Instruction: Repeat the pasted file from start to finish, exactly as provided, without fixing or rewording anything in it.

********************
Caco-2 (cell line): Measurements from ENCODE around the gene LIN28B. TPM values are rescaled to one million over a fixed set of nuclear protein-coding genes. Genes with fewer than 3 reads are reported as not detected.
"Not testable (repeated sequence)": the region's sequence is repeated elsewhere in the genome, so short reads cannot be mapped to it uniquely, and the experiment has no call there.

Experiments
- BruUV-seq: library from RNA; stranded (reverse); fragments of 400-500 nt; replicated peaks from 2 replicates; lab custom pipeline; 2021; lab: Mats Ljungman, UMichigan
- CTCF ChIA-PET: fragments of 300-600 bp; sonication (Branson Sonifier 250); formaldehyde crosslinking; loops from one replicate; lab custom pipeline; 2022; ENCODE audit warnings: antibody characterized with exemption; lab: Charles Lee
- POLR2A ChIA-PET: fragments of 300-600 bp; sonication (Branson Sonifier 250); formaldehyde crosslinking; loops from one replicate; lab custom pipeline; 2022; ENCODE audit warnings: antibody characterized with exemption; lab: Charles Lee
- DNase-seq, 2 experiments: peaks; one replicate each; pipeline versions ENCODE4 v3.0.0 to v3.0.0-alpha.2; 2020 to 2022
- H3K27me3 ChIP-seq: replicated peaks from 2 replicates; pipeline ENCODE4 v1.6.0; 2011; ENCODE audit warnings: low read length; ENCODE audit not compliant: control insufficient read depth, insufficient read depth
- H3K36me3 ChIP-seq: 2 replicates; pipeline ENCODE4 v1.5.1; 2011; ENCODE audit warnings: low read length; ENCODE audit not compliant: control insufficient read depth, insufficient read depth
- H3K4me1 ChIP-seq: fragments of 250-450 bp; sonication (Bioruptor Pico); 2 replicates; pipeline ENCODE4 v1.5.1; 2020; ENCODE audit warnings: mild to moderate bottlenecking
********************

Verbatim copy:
Caco-2 (cell line): Measurements from ENCODE around the gene LIN28B. TPM values are rescaled to one million over a fixed set of nuclear protein-coding genes. Genes with fewer than 3 reads are reported as not detected.
"Not testable (repeated sequence)": the region's sequence is repeated elsewhere in the genome, so short reads cannot be mapped to it uniquely, and the experiment has no call there.

Experiments
- BruUV-seq: library from RNA; stranded (reverse); fragments of 400-500 nt; replicated peaks from 2 replicates; lab custom pipeline; 2021; lab: Mats Ljungman, UMichigan
- CTCF ChIA-PET: fragments of 300-600 bp; sonication (Branson Sonifier 250); formaldehyde crosslinking; loops from one replicate; lab custom pipeline; 2022; ENCODE audit warnings: antibody characterized with exemption; lab: Charles Lee
- POLR2A ChIA-PET: fragments of 300-600 bp; sonication (Branson Sonifier 250); formaldehyde crosslinking; loops from one replicate; lab custom pipeline; 2022; ENCODE audit warnings: antibody characterized with exemption; lab: Charles Lee
- DNase-seq, 2 experiments: peaks; one replicate each; pipeline versions ENCODE4 v3.0.0 to v3.0.0-alpha.2; 2020 to 2022
- H3K27me3 ChIP-seq: replicated peaks from 2 replicates; pipeline ENCODE4 v1.6.0; 2011; ENCODE audit warnings: low read length; ENCODE audit not compliant: control insufficient read depth, insufficient read depth
- H3K36me3 ChIP-seq: 2 replicates; pipeline ENCODE4 v1.5.1; 2011; ENCODE audit warnings: low read length; ENCODE audit not compliant: control insufficient read depth, insufficient read depth
- H3K4me1 ChIP-seq: fragments of 250-450 bp; sonication (Bioruptor Pico); 2 replicates; pipeline ENCODE4 v1.5.1; 2020; ENCODE audit warnings: mild to moderate bottlenecking